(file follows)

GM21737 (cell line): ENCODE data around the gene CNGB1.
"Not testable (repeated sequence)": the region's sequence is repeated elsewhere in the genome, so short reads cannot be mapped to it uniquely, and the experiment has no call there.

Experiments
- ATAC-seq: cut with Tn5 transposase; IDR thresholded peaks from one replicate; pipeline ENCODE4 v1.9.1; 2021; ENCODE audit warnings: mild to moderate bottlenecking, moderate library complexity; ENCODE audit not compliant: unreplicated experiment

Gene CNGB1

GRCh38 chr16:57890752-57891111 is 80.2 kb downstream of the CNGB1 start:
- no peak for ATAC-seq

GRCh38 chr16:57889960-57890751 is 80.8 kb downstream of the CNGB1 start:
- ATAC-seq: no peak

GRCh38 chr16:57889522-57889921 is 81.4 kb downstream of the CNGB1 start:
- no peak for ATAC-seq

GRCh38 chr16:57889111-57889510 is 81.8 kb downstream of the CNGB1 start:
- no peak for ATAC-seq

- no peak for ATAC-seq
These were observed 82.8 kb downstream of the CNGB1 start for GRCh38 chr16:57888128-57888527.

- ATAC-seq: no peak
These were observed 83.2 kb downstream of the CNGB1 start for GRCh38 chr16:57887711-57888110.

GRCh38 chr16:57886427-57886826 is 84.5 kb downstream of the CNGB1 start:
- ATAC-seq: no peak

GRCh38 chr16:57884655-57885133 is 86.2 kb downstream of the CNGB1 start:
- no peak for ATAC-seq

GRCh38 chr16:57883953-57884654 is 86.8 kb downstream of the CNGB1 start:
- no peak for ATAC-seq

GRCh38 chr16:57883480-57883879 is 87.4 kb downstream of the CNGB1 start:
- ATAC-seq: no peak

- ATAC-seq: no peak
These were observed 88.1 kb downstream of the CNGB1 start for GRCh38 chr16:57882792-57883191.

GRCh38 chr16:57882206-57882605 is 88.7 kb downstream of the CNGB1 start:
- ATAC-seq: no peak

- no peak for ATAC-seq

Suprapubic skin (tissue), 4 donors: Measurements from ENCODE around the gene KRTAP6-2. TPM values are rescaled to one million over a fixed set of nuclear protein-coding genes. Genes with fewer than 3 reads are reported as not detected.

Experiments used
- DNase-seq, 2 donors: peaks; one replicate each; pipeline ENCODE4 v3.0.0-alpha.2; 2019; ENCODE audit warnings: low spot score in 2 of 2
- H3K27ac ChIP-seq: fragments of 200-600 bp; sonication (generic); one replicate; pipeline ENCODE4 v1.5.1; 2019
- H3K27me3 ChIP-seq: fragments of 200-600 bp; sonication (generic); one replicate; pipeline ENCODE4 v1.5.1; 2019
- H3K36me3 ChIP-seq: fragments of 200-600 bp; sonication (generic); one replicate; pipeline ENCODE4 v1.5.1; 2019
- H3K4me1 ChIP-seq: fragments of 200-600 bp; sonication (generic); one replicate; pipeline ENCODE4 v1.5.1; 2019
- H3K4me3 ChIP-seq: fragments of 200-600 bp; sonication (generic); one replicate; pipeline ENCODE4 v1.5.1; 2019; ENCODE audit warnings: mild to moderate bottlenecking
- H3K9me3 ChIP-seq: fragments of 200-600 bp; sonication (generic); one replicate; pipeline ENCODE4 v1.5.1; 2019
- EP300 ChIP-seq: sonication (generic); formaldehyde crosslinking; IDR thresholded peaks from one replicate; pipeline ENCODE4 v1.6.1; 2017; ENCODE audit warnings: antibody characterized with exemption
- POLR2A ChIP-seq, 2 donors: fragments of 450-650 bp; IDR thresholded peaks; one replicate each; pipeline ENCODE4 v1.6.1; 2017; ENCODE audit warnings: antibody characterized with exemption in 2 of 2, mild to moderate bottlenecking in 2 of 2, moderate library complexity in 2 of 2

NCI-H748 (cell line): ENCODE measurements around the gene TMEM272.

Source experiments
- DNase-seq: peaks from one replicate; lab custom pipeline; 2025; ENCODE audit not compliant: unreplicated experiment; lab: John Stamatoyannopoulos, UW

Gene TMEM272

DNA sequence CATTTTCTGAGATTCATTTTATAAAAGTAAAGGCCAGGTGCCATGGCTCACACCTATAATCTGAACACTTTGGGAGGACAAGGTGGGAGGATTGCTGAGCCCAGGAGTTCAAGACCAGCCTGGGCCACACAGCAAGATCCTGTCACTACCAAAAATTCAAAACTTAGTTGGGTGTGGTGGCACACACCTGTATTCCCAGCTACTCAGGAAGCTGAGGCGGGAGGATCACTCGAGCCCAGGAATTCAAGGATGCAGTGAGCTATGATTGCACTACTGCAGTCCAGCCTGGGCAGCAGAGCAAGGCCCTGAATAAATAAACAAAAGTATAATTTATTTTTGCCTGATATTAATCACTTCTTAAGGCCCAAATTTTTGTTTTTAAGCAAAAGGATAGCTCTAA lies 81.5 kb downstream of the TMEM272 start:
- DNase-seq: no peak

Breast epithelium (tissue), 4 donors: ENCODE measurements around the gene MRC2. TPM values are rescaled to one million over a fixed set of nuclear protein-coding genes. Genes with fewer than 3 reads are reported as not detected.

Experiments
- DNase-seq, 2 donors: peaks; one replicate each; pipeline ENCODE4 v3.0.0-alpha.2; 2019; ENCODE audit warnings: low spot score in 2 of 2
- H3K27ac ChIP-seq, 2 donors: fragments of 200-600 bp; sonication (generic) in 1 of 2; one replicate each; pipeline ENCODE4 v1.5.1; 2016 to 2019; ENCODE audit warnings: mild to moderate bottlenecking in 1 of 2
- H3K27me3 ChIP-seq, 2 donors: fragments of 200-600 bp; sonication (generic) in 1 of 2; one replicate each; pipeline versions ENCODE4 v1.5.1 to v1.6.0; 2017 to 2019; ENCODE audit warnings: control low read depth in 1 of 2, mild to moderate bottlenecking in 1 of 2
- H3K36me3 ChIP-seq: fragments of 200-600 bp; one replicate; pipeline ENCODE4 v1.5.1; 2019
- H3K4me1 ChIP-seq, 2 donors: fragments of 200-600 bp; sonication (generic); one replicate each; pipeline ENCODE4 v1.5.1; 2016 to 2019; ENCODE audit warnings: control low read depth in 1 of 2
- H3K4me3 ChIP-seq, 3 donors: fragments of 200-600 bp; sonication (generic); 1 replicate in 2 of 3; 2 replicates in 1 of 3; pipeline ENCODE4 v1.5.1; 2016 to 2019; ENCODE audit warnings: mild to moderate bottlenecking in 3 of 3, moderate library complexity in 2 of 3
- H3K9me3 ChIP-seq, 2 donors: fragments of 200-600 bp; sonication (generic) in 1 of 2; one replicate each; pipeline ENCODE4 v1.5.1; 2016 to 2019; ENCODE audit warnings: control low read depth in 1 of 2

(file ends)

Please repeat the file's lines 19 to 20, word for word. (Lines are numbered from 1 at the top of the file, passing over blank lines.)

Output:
- ATAC-seq: no peak

GRCh38 chr16:57884655-57885133 is 86.2 kb downstream of the CNGB1 start: